This year's recipient of the Fulbright-Ngā Pae o te Māramatanga Scholar Award to conduct research at Harvard University in the US, Dr Pounamu Jade Aikman, will examine corporate violence against indigenous people in the US.
His award is valued at up to US$37,500 for three to five months of teaching and research at US institutions.
Aikman, of Ngāti Maniapoto, Tainui, Ngāi te Rangi and Ngāti Awa, lives in Wellington where he's an adjunct research fellow in criminology at Victoria University.
While at Harvard, Aikman will work on a comparative study of indigenous experiences of settler colonialism in Aotearoa and the United States, building on his doctoral research, which examined the nexus between indigenous sovereignty and settler state violence in Aotearoa.
“The opportunity to be able to speak frankly with other indigenous communities about similar experiences of colonisation is mostly what I’m looking forward to,” Aikman says.
Dr Pounamu Jade Aikman / Supplied.
US political structure
Aikman's research in the US will examine the use of violence by private companies and the corporate sector working with the state to respond to indigenous land claims and protests.
He says there are similarities and differences in examining different colonial countries, “because colonisation was underpinned by a particular set of values and ideals based on the dehumanisation of indigenous peoples”.
“But of course the United States has evolved differently. It has its own political structure, its own legal structure and particularly what I’m looking at is the impact of corporations in that mix as well. So, while there are similarities there are also particular differences as well with regard to the corporate sector.”
Aikman says the Dakota access pipeline is probably the most prominent example of this where state police were supplemented by private contractors.
“What struck me was the overt nature of the deployment of corporate, hired guns in that way but also the role of the corporate sector more broadly in undermining indigenous claims to land which of course happens across te ao whānui.”
Hundreds pour into the frontline Oceti Sakowin Camp, despite calls from the Mayor of Bismark to those opposed to the Dakota Access Pipeline to stay away - November 2016. Source: File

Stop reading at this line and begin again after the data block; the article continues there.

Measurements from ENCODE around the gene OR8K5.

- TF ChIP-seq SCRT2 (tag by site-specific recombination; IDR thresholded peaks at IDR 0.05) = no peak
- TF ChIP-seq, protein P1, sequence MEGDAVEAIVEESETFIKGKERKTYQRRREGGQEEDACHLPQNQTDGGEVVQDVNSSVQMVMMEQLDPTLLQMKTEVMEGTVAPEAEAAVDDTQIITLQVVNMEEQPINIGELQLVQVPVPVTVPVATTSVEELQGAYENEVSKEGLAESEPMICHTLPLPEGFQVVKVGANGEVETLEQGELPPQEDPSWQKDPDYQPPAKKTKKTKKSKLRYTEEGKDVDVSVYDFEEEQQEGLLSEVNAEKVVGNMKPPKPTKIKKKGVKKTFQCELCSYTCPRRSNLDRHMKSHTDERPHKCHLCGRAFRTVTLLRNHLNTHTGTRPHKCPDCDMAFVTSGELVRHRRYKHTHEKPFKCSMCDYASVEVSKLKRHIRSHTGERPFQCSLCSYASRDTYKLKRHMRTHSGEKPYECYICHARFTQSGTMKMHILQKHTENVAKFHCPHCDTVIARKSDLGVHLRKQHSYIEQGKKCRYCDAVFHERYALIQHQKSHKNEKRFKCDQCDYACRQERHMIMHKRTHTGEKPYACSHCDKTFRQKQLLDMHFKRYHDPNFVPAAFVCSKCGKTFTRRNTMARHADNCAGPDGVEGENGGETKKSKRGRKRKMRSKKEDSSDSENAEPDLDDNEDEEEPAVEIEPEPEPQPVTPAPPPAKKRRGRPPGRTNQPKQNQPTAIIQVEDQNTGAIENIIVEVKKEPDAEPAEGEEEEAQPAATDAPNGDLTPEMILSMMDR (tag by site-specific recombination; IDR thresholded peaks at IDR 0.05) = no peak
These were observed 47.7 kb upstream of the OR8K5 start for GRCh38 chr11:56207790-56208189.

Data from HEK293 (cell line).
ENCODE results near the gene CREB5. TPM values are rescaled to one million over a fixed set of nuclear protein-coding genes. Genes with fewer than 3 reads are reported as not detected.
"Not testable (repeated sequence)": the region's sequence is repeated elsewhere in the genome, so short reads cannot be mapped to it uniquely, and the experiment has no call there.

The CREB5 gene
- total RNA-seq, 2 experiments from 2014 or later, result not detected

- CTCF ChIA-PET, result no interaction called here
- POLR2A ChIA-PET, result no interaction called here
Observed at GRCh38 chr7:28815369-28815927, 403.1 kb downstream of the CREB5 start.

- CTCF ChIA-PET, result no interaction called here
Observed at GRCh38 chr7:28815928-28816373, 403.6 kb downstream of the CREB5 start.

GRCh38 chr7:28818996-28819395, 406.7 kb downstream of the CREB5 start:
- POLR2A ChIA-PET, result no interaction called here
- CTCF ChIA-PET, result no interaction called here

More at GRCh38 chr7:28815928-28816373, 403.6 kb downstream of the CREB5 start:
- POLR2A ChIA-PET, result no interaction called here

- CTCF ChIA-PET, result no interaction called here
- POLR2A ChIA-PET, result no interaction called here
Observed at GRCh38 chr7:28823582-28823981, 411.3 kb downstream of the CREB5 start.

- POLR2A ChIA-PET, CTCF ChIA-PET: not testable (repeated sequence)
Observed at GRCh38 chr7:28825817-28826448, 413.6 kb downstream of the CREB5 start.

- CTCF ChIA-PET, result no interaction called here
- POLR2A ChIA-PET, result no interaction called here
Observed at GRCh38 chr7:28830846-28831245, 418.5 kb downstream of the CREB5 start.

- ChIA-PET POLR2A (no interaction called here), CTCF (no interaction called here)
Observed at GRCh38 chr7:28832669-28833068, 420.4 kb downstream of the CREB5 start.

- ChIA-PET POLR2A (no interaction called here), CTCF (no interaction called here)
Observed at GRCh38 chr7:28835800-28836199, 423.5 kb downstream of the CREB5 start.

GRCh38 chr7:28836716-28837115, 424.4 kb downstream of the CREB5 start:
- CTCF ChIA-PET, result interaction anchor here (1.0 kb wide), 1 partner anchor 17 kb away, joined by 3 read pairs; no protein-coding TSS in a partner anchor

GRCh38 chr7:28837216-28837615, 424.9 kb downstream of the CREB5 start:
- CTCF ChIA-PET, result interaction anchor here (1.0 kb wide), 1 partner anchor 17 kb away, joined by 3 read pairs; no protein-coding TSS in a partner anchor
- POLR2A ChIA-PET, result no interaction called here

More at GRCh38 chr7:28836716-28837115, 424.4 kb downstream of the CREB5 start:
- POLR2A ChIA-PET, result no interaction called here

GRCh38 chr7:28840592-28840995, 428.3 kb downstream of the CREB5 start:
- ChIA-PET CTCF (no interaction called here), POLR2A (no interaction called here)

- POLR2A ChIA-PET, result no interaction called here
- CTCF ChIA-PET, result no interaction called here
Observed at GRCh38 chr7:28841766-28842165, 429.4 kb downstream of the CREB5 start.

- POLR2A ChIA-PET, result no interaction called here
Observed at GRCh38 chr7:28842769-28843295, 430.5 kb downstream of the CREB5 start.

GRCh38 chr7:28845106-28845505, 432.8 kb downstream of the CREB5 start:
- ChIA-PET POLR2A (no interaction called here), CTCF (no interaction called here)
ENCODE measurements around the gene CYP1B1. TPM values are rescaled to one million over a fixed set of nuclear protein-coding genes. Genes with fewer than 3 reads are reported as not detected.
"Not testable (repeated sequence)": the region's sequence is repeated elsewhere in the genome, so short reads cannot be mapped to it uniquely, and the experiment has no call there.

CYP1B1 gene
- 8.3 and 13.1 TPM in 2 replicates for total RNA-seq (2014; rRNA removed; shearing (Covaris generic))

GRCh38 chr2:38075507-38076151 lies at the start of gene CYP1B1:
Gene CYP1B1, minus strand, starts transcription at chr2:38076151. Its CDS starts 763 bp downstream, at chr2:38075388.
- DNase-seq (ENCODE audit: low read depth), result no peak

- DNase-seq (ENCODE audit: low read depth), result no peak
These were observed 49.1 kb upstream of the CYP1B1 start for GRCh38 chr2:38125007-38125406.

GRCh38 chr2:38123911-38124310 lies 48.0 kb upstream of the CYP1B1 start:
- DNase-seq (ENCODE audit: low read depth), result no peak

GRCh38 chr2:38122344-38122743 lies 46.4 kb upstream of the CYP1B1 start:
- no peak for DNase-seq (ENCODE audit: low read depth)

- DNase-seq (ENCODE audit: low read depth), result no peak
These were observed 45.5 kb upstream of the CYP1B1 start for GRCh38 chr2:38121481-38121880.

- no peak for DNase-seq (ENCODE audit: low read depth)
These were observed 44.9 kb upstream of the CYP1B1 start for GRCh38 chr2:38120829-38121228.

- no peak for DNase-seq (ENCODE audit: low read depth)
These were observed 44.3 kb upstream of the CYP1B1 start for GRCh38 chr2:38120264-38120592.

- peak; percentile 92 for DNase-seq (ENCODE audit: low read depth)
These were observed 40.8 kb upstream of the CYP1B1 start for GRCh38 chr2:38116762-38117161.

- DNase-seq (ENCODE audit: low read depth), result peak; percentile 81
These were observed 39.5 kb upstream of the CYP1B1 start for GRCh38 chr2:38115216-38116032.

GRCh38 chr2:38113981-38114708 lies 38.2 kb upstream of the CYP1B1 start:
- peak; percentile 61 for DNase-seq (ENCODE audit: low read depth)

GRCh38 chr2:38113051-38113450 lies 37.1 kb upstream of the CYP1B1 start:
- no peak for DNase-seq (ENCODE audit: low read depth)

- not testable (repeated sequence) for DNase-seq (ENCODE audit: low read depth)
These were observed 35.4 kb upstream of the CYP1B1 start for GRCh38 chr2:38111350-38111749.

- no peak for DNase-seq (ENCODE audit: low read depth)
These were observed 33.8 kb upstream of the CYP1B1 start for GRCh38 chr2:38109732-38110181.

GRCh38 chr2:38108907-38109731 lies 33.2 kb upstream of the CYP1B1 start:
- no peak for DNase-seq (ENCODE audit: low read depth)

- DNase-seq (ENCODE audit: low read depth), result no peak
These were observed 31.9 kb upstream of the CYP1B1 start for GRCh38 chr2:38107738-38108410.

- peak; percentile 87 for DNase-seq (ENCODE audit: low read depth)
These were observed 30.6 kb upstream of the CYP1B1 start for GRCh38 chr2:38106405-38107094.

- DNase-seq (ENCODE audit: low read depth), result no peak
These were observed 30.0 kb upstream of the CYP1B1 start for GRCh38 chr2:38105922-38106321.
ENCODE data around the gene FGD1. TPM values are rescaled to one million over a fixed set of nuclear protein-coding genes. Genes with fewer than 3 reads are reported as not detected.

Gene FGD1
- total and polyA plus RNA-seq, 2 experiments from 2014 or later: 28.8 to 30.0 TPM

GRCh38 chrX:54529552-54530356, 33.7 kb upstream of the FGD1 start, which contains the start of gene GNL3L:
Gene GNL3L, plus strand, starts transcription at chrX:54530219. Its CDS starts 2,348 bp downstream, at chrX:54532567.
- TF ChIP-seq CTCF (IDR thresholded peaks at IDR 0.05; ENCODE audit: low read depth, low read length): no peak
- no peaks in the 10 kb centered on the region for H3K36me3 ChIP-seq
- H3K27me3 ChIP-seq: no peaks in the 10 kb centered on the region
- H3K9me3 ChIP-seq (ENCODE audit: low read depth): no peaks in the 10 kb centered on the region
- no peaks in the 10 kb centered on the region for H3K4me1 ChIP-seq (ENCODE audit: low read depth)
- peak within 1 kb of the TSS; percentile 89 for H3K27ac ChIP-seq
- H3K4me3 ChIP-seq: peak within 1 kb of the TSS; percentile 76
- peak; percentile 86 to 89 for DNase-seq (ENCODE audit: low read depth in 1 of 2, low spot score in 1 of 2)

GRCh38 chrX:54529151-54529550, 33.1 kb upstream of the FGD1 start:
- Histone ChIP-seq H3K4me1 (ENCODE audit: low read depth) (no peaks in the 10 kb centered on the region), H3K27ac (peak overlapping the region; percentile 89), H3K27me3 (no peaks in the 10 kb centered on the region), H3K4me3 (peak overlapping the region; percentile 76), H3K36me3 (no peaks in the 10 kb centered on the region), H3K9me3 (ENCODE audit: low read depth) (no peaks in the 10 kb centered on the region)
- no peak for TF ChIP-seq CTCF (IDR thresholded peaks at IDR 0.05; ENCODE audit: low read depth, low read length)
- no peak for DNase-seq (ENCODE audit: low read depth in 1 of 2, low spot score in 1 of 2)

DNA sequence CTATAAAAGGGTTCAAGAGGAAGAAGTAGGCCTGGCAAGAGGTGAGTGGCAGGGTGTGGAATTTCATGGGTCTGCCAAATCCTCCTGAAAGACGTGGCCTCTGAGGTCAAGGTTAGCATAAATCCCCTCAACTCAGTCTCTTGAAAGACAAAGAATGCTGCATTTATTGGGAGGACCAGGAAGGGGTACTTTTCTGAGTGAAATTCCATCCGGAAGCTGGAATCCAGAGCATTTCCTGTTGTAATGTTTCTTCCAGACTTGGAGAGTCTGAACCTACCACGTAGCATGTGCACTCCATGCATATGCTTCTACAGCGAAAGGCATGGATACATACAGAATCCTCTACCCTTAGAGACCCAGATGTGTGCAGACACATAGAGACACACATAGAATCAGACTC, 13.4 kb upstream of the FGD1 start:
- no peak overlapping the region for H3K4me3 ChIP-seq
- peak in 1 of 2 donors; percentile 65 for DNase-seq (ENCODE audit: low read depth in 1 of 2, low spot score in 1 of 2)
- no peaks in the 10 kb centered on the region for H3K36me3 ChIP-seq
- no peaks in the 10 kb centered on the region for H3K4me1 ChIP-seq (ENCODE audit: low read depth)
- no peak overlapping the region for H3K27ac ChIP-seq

Tūhoe police raids
Aikman decided to focus his doctoral research on armed police raids in the Eastern Bay of Plenty after learning about an experience his friend, from Ngāti Tūhoe and Ruatoki, had had.
“I heard of an Armed Offender’s Squad (AOS) raid on her whānau homestead and so I asked what was going on," Aikman says.
“She explained the AOS had accidentally raided her home. It was based on incorrect intelligence and so what I looked at, in unpacking what had happened, was trying to make sense of raids like that but also raids that had continued to impact upon Tūhoe for a very long time.”
He also says he owes his success to his mother, Anah Aikman.
“I’m fortunate to have been raised by a strong Māori woman who always put an emphasis on what was right and what was wrong and the importance of doing something about if we see things that are wrong.”
Ngā Pae o te Māramatanga co-director Professor Tahu Kukutai says Pounamu is a great Māori scholar.
“We are incredibly proud to help enable the furtherance of his significant research in this international comparative manner.”
Fulbright New Zealand executive director, Penelope Borland, says Fulbright is pleased to support Pounamu’s research and looks forward to hearing more about his findings particularly as it pertained to Indigenous experiences of state violence and how this differed between Aotearoa and the US.